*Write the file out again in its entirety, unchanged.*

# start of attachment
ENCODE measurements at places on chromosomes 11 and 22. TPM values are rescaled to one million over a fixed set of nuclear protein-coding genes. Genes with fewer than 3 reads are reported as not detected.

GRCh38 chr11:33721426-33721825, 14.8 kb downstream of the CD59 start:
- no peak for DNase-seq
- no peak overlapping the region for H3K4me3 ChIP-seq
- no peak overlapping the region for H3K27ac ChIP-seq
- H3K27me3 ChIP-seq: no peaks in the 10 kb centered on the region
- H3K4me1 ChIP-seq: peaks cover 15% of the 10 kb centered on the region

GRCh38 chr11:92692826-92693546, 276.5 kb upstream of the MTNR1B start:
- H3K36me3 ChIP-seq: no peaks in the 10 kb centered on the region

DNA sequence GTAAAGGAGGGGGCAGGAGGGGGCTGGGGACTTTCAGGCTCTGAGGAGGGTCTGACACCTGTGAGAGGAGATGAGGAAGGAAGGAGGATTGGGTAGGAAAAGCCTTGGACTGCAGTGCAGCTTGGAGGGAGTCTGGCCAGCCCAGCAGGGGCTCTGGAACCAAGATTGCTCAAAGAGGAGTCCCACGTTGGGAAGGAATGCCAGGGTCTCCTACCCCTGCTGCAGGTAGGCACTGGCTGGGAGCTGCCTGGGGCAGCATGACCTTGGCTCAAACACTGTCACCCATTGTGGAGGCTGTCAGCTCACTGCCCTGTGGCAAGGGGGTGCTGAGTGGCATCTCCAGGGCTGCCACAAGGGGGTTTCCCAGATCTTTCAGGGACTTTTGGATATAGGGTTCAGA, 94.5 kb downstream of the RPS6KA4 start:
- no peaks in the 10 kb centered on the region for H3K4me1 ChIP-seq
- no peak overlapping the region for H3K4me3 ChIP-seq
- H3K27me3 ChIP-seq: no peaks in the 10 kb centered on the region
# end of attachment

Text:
ENCODE measurements at places on chromosomes 11 and 22. TPM values are rescaled to one million over a fixed set of nuclear protein-coding genes. Genes with fewer than 3 reads are reported as not detected.

GRCh38 chr11:33721426-33721825, 14.8 kb downstream of the CD59 start:
- no peak for DNase-seq
- no peak overlapping the region for H3K4me3 ChIP-seq
- no peak overlapping the region for H3K27ac ChIP-seq
- H3K27me3 ChIP-seq: no peaks in the 10 kb centered on the region
- H3K4me1 ChIP-seq: peaks cover 15% of the 10 kb centered on the region

GRCh38 chr11:92692826-92693546, 276.5 kb upstream of the MTNR1B start:
- H3K36me3 ChIP-seq: no peaks in the 10 kb centered on the region

DNA sequence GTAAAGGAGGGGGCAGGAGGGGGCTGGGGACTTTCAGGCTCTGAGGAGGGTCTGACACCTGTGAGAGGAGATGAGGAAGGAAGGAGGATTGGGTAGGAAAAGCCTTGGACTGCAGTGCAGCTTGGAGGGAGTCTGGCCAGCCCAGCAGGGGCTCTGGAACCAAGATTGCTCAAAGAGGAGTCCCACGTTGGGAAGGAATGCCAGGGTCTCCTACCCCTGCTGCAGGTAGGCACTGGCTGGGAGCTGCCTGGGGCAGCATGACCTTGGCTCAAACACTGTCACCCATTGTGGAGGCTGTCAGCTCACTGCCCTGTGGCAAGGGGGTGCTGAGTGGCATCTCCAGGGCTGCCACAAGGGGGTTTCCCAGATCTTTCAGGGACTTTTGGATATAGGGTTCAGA, 94.5 kb downstream of the RPS6KA4 start:
- no peaks in the 10 kb centered on the region for H3K4me1 ChIP-seq
- no peak overlapping the region for H3K4me3 ChIP-seq
- H3K27me3 ChIP-seq: no peaks in the 10 kb centered on the region